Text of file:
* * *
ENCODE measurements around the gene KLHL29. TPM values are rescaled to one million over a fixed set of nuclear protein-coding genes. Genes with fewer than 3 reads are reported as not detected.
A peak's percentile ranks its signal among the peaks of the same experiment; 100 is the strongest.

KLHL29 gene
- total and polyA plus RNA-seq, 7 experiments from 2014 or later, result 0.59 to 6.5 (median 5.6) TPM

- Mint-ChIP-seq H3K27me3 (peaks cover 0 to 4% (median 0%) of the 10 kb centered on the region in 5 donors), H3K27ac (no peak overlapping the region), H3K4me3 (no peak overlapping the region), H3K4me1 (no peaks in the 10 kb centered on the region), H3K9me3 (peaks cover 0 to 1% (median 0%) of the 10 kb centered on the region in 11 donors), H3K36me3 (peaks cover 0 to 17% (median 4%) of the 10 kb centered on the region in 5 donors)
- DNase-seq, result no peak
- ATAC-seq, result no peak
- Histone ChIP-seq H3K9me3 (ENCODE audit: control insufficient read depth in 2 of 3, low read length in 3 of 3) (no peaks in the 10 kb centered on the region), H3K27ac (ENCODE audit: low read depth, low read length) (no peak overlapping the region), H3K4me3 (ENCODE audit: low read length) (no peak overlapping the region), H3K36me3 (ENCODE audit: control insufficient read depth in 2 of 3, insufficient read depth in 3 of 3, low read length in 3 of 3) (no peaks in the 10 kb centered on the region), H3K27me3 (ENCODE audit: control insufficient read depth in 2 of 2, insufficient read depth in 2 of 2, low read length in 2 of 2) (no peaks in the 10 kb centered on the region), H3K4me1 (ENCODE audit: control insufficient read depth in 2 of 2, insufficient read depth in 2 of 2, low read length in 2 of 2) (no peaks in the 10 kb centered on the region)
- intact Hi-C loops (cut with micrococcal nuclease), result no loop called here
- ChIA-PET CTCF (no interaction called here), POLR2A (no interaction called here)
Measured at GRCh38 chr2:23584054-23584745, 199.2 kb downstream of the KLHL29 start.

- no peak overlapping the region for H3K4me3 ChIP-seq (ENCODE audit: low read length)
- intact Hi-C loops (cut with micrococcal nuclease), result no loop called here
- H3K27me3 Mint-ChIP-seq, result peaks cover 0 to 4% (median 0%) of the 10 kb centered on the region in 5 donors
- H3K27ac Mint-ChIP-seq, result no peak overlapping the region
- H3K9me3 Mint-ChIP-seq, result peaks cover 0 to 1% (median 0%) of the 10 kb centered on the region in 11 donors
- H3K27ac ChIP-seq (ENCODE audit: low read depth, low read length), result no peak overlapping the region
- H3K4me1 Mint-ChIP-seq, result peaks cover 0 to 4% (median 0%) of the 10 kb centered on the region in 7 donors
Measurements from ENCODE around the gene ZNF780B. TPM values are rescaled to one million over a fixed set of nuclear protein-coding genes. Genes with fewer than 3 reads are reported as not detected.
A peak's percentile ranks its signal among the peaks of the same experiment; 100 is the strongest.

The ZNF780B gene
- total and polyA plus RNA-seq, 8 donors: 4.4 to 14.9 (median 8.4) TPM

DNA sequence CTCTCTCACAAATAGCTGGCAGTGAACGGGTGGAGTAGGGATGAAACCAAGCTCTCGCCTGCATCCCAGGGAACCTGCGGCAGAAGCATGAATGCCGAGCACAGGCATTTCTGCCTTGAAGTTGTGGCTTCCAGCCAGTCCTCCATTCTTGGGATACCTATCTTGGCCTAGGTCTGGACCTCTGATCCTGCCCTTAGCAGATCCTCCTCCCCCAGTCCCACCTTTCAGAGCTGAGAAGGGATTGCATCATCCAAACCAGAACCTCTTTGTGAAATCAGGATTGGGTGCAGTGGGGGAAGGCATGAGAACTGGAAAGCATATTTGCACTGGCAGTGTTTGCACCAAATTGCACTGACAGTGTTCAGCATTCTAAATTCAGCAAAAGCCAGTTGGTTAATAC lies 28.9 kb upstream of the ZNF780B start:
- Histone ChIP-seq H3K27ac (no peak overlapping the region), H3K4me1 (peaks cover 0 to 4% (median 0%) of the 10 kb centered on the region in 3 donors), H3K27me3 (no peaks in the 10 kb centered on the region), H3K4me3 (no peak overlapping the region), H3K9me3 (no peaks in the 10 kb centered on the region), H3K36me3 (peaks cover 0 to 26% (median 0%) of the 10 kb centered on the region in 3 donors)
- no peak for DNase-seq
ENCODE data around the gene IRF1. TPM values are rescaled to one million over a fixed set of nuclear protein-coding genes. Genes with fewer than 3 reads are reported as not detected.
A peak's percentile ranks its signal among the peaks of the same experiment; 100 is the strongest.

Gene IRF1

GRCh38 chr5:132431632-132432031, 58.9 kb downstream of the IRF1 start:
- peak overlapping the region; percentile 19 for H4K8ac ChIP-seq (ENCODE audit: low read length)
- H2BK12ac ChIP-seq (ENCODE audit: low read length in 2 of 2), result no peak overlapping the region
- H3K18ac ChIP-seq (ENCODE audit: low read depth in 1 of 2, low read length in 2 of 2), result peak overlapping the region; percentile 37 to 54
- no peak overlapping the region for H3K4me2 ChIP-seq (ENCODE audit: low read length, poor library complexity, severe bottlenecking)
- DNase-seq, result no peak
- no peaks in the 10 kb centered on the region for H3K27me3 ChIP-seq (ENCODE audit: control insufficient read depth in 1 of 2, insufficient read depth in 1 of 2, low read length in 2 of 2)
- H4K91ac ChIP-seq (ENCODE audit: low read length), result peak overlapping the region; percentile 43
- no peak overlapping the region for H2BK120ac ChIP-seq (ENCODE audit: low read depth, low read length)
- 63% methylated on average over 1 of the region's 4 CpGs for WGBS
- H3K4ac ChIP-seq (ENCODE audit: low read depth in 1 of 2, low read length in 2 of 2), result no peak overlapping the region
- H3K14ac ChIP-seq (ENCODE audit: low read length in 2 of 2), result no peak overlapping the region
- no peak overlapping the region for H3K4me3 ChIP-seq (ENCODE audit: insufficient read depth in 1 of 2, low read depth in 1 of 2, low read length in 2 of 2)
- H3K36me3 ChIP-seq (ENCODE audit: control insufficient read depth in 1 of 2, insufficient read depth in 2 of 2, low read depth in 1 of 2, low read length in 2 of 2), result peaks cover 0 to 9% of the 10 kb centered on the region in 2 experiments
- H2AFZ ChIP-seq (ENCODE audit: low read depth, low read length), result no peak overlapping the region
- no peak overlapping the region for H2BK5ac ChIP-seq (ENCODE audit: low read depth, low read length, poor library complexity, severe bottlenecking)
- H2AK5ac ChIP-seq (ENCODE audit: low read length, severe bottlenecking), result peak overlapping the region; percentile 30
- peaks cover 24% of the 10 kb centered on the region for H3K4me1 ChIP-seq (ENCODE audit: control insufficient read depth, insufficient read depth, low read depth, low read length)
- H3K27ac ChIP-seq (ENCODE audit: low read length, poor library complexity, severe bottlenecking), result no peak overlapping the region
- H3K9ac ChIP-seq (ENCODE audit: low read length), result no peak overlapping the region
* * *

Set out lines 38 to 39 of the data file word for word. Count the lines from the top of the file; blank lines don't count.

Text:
- 63% methylated on average over 1 of the region's 4 CpGs for WGBS
- H3K4ac ChIP-seq (ENCODE audit: low read depth in 1 of 2, low read length in 2 of 2), result no peak overlapping the region